Serbia Hotly Debates Kosovo’s IMF Membership

resizer26The prospect of Kosovo’s acceptance into the International Monetary Fund is raising some awkward questions in Serbia, and has precipitated debate within the country about the fate of the former province’s debt.

The countries that made up the former Yugoslavia have divided up the debt, including IMF obligations, as well as assets of the former country between themselves according to a certain formula.

But since this was done before Kosovo declared independence, Serbia is currently servicing Kosovo’s portion.

Kosovo’s acceptance into the fund will mean that the newly independent country will have to take on its portion of IMF obligations. Doing so would also signify a further step towards the country’s full sovereignty.

Reacting to the news, Serbia’s Economy Minister Mladjan Dinkic suggested that his country will benefit as it will not longer have to service Kosovo’s debts, though he added that the ”(IMF) decision is of no political significance”, media reported.

The daily Blic newspaper says that its sources say Serbia is not ready to give up paying Kosovo’s contributions, because by doing so they would tacitly be accepting the former province’s independence.

The daily Kurir newspaper went as far as calling Dinkic a ”traitor” for making the above suggestion.

Elsewhere, members of the government have played down the significance of Kosovo’s IMF entry.

Serbian President, Boris Tadic called Kosovo’s admittance into the fund “not good but not tragic either”.

“This does not mean that by (IMF) membership Kosovo has become an independent state,” he said.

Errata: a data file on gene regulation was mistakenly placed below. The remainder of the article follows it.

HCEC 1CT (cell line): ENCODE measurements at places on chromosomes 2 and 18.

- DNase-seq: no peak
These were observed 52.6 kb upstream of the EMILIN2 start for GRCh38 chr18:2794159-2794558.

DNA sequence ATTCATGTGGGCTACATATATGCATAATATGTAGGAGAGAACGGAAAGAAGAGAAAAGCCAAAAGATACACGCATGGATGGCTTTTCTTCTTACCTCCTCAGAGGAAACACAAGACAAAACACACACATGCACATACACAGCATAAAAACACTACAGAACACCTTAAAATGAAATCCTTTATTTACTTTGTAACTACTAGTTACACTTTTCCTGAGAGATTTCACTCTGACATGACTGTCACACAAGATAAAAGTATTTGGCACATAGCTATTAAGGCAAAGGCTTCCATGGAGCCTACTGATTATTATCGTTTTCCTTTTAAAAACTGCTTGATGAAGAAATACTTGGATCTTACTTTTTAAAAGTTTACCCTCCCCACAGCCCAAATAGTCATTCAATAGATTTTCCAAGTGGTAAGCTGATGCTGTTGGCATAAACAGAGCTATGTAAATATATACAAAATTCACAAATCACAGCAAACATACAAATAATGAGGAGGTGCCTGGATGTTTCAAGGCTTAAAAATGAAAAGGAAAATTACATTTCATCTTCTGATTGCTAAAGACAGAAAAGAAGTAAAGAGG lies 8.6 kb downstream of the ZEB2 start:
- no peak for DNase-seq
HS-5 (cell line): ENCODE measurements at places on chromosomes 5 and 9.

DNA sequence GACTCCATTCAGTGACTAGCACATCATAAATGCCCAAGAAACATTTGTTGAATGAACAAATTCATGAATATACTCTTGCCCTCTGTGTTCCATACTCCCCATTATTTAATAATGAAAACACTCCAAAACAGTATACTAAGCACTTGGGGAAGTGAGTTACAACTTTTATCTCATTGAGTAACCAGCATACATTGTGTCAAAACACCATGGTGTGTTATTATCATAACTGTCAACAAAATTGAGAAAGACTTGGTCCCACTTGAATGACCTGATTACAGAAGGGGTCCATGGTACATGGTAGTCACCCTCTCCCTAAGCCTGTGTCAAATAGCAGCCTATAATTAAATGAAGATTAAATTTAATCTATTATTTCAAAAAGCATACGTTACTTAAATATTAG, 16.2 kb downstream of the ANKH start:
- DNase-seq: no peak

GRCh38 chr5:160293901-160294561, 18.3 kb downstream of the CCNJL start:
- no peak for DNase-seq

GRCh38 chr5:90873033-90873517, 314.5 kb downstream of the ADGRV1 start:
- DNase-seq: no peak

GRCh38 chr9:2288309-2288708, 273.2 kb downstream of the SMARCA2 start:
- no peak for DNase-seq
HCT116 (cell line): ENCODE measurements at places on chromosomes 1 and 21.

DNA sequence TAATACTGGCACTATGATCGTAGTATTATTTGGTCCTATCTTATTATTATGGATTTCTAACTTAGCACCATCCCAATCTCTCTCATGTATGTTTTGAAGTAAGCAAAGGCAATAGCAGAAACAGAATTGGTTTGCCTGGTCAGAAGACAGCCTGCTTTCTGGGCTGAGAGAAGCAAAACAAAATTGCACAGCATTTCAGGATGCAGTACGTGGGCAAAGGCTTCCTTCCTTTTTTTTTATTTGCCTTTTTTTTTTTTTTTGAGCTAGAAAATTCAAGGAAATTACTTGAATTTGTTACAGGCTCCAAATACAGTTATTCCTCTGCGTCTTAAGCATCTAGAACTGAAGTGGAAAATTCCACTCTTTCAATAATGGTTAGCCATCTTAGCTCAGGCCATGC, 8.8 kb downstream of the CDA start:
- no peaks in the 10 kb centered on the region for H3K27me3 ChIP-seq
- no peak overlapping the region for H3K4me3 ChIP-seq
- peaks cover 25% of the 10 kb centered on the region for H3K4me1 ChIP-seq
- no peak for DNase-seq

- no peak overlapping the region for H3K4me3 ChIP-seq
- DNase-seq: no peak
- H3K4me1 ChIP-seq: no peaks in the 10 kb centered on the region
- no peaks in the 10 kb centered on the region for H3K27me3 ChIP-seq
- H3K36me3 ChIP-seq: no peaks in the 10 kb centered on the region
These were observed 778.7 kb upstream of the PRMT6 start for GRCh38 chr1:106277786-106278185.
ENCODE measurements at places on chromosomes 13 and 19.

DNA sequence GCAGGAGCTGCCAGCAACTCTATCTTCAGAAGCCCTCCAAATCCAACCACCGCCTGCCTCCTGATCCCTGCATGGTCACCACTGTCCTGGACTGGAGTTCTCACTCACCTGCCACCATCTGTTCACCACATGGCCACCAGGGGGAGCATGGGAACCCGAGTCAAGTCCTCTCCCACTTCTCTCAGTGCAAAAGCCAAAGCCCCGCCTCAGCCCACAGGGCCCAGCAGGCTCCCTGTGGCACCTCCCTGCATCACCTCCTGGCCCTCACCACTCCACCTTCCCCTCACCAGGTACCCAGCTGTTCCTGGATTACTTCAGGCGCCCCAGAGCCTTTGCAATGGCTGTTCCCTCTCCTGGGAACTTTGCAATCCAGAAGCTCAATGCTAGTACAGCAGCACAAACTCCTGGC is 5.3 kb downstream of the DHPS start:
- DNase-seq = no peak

Prime Minister Mirko Cvetkovic said that “it is of key importance for Serbia that Kosovo cannot become an UN member”, adding that Serbia ”will continue using diplomatic actions to prevent that”.

Earlier this week, Kosovo’s officials said their country has gained enough votes to join the IMF, adding that a vote at the body by more than half the IMF’s member states had produced a majority in favour.

The IMF has so far kept silent on the issue.

The Blic newspaper is reporting that while the vote was wafer thin, countries that voted in favour of Kosovo’s membership have over 70 per cent of the votes in the IMF board, with the US holding 17 per cent of that. The paper says that the results of the vote, that was conducted in secret between April 6 and May 5 this year, will be announced in the coming days.

Serbia and Russia have bitterly opposed the move.

If it is confirmed that the IMF did vote in favour, the fund will become the first key international organisation to accept the country as a member.

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